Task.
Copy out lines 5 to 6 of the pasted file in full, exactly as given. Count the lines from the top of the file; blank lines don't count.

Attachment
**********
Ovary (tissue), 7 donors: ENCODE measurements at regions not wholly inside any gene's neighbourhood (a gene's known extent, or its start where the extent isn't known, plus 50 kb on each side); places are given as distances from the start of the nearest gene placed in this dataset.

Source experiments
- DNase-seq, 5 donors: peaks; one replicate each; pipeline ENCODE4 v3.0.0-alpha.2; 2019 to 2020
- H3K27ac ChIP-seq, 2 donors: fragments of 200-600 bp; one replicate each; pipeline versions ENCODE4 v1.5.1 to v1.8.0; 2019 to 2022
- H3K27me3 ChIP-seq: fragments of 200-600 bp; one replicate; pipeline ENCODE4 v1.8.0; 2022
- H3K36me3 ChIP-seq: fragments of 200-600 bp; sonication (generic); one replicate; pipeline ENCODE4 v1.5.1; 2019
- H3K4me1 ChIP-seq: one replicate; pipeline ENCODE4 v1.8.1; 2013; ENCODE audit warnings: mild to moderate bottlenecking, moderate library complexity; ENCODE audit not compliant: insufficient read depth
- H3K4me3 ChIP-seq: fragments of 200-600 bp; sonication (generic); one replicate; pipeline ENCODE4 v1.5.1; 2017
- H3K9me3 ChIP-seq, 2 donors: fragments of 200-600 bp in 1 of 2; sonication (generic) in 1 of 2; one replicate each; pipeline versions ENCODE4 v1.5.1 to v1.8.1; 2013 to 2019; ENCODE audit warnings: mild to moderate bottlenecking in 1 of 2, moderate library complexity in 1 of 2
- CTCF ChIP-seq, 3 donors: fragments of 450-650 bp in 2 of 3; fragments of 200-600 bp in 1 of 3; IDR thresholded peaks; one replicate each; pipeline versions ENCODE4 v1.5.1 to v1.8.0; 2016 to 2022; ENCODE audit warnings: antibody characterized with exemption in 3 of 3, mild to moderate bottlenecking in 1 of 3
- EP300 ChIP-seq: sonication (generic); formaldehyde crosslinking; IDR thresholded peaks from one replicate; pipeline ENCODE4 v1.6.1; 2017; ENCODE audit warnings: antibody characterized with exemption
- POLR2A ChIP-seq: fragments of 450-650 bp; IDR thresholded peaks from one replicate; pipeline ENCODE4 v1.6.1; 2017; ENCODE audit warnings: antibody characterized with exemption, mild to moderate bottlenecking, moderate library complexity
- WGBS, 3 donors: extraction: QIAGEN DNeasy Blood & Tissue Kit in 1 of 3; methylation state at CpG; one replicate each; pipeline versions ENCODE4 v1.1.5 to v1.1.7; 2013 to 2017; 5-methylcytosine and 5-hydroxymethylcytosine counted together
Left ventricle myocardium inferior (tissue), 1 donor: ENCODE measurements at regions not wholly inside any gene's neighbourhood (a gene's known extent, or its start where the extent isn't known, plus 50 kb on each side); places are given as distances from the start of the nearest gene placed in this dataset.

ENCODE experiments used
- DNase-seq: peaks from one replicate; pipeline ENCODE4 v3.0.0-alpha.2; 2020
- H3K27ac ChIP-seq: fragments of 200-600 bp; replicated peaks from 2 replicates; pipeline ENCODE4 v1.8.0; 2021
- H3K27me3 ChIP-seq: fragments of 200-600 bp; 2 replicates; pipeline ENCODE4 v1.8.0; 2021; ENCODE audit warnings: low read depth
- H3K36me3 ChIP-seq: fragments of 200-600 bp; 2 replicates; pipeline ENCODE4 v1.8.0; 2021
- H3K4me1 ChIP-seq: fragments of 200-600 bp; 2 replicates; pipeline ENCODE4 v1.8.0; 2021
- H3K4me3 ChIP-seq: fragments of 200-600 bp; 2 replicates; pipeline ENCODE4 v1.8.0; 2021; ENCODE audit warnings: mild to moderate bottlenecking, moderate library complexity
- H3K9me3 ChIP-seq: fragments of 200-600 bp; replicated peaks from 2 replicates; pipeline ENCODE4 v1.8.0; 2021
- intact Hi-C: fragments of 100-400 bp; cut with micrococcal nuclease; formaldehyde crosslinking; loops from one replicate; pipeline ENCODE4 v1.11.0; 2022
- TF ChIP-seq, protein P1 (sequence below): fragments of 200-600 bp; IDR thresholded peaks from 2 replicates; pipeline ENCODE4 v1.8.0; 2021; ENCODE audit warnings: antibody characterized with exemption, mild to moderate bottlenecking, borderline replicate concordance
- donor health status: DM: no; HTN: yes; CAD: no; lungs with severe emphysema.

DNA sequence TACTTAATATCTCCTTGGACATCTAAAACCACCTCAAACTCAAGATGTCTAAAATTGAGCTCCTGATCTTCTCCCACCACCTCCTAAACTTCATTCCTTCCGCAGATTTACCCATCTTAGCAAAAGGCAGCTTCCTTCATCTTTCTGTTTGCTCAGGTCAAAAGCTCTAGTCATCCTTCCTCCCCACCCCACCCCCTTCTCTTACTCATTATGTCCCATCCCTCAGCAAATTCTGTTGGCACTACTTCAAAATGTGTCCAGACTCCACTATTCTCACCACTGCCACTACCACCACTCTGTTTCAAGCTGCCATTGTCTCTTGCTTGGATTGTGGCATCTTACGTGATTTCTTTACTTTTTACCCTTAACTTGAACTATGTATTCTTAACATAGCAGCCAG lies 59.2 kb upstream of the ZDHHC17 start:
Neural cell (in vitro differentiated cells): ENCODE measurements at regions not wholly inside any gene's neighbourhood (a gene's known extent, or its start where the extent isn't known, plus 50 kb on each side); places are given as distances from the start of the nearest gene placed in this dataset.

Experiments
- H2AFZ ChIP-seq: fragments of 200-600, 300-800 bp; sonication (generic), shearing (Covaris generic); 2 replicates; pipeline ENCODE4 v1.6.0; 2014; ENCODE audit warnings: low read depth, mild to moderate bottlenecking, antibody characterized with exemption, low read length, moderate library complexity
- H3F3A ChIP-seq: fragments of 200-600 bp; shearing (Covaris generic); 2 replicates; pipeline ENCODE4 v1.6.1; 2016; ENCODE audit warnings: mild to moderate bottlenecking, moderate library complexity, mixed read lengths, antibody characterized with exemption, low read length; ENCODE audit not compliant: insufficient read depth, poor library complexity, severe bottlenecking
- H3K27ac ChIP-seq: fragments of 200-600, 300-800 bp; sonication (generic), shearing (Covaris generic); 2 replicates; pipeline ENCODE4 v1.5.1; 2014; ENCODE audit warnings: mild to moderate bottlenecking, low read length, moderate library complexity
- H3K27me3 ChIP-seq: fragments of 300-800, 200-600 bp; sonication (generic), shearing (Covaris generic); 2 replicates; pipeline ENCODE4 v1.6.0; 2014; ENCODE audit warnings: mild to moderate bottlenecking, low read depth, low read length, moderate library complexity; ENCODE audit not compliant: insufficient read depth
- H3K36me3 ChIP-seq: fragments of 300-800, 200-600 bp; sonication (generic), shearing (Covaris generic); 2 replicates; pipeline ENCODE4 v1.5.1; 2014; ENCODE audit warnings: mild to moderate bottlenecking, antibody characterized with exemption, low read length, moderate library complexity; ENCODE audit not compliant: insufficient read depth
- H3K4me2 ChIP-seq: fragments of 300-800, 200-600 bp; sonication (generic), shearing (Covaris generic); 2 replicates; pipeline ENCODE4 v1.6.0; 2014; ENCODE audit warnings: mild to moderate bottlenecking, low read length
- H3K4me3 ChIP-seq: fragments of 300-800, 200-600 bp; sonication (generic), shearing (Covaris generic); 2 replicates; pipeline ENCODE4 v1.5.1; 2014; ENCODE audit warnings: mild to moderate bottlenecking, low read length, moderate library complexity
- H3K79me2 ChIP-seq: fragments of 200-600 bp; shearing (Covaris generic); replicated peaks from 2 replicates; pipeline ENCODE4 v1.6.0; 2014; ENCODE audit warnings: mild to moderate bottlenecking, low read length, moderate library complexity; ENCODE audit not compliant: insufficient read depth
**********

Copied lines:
- H3K27me3 ChIP-seq: fragments of 200-600 bp; one replicate; pipeline ENCODE4 v1.8.0; 2022
- H3K36me3 ChIP-seq: fragments of 200-600 bp; sonication (generic); one replicate; pipeline ENCODE4 v1.5.1; 2019